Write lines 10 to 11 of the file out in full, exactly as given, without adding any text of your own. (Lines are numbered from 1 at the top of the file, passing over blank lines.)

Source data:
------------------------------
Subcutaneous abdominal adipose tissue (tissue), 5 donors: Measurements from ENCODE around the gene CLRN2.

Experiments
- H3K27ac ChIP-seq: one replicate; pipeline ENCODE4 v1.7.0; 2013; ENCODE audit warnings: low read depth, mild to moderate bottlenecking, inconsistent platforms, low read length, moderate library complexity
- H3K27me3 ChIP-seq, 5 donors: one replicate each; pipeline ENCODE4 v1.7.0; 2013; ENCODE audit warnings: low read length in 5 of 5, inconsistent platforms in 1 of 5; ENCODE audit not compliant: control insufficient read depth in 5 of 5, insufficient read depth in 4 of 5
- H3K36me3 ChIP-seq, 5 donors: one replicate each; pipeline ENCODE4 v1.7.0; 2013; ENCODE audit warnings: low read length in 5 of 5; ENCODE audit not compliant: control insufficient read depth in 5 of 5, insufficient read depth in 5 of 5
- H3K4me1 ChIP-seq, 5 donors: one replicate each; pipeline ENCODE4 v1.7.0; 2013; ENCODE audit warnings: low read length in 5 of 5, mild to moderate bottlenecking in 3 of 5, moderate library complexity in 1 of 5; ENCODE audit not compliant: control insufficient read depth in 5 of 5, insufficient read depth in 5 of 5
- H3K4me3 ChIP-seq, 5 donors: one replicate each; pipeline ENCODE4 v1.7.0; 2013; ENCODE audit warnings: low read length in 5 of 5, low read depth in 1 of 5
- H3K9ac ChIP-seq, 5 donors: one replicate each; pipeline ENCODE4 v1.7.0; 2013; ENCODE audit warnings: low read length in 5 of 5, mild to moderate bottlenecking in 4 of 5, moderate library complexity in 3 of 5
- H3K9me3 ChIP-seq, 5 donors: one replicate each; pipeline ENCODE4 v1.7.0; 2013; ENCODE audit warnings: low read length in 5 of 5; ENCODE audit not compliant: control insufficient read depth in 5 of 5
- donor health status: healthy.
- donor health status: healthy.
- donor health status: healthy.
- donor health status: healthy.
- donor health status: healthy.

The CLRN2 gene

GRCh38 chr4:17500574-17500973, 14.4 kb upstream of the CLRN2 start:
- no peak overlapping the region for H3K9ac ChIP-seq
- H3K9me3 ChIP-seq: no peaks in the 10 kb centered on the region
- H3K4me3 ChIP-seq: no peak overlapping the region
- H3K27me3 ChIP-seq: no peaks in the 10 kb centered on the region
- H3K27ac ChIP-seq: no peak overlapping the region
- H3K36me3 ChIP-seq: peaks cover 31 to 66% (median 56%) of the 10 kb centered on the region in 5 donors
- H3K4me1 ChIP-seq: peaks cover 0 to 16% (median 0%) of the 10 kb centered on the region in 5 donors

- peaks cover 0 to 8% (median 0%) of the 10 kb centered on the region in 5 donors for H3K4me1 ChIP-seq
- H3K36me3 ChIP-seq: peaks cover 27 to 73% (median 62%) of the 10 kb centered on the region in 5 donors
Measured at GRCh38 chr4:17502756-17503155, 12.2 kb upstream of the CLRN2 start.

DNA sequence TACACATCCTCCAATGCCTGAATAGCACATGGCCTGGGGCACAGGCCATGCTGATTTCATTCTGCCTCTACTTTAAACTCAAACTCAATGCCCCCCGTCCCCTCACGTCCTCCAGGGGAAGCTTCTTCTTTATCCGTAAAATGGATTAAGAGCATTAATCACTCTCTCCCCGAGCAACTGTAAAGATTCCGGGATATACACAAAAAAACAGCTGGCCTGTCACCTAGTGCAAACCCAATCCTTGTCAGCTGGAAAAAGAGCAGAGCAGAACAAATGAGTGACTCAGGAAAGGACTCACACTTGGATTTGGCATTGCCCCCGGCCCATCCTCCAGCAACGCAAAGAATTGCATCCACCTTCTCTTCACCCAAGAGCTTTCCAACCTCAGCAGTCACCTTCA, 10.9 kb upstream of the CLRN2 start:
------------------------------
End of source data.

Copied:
- donor health status: healthy.
- donor health status: healthy.